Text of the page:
Note that if no available homogeneous material intrinsically has a Young's modulus that is as high as is locally required, it is likely that no composite can achieve the required Young's modulus. In this case, one preferably stops the automatic process, and reports to the designer either a more relaxed performance desideratum, or extends the menu for additional stock materials. In this regard, since air is a valid material and has a Young's modulus of zero, a lower bracketing value of zero can always be found. For other parameters, such as thermal conductivity, for example, it is possible to specify a local characteristic that is smaller than that of any stock material.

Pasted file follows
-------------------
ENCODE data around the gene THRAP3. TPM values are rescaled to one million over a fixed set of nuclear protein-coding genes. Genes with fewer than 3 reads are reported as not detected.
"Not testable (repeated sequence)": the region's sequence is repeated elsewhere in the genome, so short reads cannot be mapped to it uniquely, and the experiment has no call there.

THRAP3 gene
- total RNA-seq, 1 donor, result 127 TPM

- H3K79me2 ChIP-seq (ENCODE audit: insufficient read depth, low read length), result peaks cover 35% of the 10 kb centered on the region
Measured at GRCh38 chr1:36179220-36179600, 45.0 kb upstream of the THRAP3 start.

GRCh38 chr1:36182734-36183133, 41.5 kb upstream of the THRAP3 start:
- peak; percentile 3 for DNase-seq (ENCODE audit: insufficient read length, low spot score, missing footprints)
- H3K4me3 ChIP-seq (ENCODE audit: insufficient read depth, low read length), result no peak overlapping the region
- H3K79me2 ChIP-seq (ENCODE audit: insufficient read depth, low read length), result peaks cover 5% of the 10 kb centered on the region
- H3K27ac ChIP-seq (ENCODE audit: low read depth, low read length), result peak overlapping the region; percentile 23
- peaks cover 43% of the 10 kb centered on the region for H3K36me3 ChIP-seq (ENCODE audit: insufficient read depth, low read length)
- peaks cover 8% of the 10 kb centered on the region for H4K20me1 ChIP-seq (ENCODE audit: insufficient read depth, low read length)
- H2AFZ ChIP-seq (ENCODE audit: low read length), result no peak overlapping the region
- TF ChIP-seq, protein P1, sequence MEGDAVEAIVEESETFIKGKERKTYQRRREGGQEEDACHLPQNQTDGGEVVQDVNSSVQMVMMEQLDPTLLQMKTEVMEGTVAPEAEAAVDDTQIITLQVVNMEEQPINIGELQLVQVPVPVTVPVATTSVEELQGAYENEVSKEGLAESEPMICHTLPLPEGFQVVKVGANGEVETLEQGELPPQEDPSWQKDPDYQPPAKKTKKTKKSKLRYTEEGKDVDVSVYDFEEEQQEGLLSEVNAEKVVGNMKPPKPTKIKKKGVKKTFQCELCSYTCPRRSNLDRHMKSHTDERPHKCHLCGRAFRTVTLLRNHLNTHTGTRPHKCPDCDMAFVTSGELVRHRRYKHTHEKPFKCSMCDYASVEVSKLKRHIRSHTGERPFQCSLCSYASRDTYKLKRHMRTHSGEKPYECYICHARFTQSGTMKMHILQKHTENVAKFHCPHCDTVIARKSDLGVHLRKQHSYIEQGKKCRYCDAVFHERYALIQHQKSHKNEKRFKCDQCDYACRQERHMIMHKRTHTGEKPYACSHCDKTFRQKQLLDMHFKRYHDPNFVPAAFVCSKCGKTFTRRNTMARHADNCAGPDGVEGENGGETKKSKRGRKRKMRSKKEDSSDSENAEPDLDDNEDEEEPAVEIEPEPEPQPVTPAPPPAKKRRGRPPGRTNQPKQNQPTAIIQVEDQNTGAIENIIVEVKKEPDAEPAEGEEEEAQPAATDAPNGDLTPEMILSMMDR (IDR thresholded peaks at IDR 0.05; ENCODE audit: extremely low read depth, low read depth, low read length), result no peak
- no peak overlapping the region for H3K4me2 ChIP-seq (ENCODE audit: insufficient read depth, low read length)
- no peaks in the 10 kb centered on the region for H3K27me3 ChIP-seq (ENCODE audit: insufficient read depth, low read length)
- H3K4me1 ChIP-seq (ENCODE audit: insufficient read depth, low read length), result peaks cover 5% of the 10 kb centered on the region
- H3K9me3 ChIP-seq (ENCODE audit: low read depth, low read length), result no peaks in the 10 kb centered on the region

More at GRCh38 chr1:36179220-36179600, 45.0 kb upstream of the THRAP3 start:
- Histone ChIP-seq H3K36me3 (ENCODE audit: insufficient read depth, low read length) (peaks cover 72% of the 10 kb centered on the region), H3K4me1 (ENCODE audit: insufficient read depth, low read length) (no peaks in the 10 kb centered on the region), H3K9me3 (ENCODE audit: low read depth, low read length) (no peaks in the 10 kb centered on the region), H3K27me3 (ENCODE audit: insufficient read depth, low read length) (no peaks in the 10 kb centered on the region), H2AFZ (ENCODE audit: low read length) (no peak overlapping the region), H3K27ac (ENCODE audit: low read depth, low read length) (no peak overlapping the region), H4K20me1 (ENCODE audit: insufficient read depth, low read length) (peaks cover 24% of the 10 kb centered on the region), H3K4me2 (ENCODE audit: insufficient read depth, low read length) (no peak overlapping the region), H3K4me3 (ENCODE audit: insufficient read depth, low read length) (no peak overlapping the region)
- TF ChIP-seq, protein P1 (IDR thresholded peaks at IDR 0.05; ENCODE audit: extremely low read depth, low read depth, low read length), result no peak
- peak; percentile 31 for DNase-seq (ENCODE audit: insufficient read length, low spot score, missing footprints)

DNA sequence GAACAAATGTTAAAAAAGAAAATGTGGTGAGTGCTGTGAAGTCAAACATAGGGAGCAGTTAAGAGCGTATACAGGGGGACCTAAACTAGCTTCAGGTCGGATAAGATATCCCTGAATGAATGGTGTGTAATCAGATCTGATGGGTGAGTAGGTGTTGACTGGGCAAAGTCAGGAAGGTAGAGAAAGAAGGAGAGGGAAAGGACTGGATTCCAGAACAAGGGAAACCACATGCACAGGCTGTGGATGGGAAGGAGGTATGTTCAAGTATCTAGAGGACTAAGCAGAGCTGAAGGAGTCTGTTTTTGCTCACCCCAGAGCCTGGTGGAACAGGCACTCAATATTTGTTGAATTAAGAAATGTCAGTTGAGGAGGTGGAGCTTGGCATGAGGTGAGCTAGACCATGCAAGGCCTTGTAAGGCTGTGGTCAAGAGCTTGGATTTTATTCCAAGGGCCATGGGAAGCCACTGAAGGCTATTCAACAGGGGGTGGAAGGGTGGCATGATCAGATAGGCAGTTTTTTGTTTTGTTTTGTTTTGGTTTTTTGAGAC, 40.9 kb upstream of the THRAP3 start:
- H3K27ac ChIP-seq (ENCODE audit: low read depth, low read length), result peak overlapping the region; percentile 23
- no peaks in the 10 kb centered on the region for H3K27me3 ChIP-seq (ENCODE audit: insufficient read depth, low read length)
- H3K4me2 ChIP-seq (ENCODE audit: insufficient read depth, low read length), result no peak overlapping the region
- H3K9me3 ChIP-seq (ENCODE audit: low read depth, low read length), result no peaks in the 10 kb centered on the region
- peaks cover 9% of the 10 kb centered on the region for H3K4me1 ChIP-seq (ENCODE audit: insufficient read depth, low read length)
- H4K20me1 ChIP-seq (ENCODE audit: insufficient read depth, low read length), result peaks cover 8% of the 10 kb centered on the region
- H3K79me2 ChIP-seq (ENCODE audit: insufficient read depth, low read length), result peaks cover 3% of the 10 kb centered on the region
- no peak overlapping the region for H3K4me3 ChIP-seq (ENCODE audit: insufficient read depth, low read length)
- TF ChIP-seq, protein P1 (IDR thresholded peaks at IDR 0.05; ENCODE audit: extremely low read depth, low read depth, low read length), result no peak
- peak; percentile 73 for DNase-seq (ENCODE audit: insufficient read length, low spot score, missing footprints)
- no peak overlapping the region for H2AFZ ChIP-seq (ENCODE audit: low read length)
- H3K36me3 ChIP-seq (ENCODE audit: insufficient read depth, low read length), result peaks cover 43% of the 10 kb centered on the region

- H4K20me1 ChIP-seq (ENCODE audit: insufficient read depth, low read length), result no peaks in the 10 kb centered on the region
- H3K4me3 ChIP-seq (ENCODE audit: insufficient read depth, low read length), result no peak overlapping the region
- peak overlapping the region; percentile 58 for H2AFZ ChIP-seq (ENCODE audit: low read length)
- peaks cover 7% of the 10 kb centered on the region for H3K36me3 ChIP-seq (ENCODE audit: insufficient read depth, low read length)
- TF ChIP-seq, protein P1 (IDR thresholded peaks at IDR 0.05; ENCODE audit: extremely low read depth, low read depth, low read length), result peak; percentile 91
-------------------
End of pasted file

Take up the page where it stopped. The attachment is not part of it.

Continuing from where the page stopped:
In general, if step (b) cannot be realized, i.e., there are specified characteristics that cannot be spanned by any available stock material with acceptable tolerances, one can optionally seek additional materials for addition to the menu, or oblige the designer to allow iterative compromise solutions.
Step (c) is a subsumed moment to step (b), and comprises checking to see if any individual stock materials meets all the regional characteristics within specified tolerances, independent of orientation. If so, all extruded beads in that region preferably are of that material, and the trajectories of the beads can be computed, ignoring material characteristic requirements.